Forget Brunch — Your Next Sunday Tradition Should Be a Roast
An indulgent British meal makes its debut at Flatiron’s steakhouse Hawksmoor — and the bone marrow gravy is worth the price alone
Football season is over. Now, put your Sundays to better, albeit more gluttonous use: Enjoy a Sunday roast.
An English tradition dating back to the 15th century, the Sunday roast is enjoying a resurgence stateside. The most recent purveyors: Hawksmoor, a lively British steakhouse in Flatiron, which debuted its variation on the Sunday tradition late in January.
“It’s a celebration of indulgence,” as the Hawksmoor website suggests, and we couldn’t agree more. We enjoyed a preview of the restaurant’s Sunday Roast a few weeks back — starting with a few drinks (Bloody Mary, Sour Cherry Negroni, Shaky Pete’s Ginger Brew), which prepared us for a dry-aged slow roasted rump with beef dripping roast potatoes, Yorkshire pudding, thyme-roasted carrots, buttered cabbage, cauliflower cheese (like a veggie-based mac’n’cheese) and roasted garlic and shallots, all made better with a bone marrow and onion gravy. And because that wasn’t enough food, sticky toffee pudding with milk ice cream for dessert. (Yes, there is a vegetarian option, and the regular Hawksmoor menu is available.)
(Hawksmoor isn’t the only place that offers a Sunday roast — Eater has a good roundup of other restaurants offering something similar and the FiDi cocktail den The Dead Rabbit also features an all-day Sunday roast “until it runs out.”)
Overall, it’s a fitting weekend-ending meal that far outclasses brunch. But don’t take our word for it — we spoke with Huw Gott (Hawksmoor’s Co-Founder and Creative Director) and Paddy Coker (Hawksmoor Executive Grill Chef) about recreating a storied British tradition stateside.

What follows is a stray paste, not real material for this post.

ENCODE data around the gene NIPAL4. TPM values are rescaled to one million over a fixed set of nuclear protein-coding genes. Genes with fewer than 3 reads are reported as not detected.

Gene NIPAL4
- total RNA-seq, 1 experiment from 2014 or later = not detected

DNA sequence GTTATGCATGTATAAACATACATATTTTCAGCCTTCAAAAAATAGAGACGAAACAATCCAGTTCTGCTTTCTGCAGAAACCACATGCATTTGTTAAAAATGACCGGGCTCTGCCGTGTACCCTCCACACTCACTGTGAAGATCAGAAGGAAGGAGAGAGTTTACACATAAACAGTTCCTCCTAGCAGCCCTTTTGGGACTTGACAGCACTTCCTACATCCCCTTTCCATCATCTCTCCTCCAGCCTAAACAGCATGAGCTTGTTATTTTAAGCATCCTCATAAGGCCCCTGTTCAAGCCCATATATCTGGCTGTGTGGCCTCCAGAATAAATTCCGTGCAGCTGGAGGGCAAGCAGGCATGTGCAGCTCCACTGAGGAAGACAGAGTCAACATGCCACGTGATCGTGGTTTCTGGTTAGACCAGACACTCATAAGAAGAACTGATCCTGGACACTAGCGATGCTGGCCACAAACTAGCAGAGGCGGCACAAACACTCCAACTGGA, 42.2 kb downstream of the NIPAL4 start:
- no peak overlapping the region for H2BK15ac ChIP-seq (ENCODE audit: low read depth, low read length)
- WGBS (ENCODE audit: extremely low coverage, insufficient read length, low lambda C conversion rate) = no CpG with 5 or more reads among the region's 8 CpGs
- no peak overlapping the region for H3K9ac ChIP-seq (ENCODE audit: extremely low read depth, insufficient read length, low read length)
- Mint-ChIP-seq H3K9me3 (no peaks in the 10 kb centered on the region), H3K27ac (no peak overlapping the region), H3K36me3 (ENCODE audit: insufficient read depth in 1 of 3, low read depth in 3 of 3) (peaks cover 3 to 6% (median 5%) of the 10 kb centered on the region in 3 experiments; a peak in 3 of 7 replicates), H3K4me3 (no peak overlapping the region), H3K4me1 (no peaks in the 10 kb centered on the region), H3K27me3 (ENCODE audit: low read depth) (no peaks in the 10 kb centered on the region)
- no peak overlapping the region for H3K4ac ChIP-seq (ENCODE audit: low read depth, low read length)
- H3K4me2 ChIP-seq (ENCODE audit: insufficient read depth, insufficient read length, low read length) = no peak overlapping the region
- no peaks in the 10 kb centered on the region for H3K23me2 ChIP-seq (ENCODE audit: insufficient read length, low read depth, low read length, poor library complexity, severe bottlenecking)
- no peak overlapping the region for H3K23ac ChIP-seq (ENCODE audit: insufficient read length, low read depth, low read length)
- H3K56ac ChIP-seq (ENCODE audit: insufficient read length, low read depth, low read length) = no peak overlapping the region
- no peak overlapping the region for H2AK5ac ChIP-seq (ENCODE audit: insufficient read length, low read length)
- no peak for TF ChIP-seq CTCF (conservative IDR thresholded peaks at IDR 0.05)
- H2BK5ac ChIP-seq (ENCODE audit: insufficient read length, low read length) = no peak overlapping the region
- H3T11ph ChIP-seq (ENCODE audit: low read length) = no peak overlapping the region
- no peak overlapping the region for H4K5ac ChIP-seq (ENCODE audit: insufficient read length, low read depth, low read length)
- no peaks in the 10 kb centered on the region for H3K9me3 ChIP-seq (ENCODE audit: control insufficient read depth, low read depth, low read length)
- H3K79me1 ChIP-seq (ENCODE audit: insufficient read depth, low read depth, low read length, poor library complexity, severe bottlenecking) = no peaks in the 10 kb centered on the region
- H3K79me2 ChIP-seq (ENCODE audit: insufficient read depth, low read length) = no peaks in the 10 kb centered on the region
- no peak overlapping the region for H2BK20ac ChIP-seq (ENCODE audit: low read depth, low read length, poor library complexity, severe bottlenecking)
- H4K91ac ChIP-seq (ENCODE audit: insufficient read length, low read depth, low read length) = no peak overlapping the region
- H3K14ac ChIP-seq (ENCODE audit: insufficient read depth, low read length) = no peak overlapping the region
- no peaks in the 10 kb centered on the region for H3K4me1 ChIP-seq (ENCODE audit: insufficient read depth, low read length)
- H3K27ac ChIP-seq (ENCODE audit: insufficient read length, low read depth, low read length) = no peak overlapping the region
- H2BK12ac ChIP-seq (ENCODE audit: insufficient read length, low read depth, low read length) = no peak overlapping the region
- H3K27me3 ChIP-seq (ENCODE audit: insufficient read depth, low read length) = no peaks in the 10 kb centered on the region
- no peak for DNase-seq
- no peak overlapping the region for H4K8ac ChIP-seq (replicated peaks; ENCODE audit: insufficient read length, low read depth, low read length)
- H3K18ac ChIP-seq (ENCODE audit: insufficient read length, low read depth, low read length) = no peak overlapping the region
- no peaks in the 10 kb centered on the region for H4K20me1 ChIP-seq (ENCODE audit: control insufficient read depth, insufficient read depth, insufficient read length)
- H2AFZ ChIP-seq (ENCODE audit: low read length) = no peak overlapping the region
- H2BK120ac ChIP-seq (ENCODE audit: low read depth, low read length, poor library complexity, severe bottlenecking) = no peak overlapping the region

InsideHook: What inspired you to start a Sunday roast at Hawksmoor?
Huw Gott: Sunday Roast is part of our DNA, both in terms of Hawksmoor and as people. We all have fond memories of this Sunday ritual that’s woven into the fabric of British life. A weekly coming together of friends and family, when all the noise and distractions of the week quiet down to be replaced by the thrum of happy chatter and contented murmurings. It’s such a cheerful tradition; we had to bring it to New York.
Will the menu stay the same every week?
HG: The key pillars will remain the same: roast beef, Yorkshire pudding, roast potatoes and plenty of bone-marrow gravy. Seasonal vegetable accompaniments will change throughout the year. A key difference is that there will be alternative cuts of beef available; as well as the plated roast dry-aged rump with all the trimmings we had at the media preview, there will be larger cuts available for groups to share, including Bone-in Rib Chop or ultra-lux Chateaubriand. All from our farms, where cattle graze grass as nature intended and don’t use any hormones, antibiotics, steroids and other new-fangled growth promoters.
What drink pairs best with the meal?
Paddy Coker: Everyone in the UK has a preferred go-to with Sunday Roast. For some, a Bloody Mary is a must, and we add a dash of Madeira gravy to ours which makes it the perfect match. At Hawksmoor in the UK though we serve more Shaky Pete’s Ginger Brews on Sundays – our most popular cocktail over there, a deeply refreshing mix of gin, fresh ginger and lemon, topped with a dash of London Pride beer. For some, it’s all about hefty red wine. But for me, Sunday Roast means pubs, which means beer. An English bitter or New England-style IPA.
Is the Sunday roast you’re serving a very traditional take or is there something unique about the meal that would intrigue (or confuse) purists?
HG: It’s as purist as can be! Right down to the fact that we sear our beef over charcoal before finishing in the oven. This is very unusual, even in the UK, but harks back to the fact that joints of beef used to be cooked on a spit over fire (the words “roast” and “rotate” having shared roots) and adds an unmatchable hint of smoke and live-fire char.
Hawksmoor’s Sunday Roast is available every Sunday from 12-3 p.m. Hawksmoor is at 109 E 22nd St at Park Ave. Reserve online. Phone: (212) 777-1840
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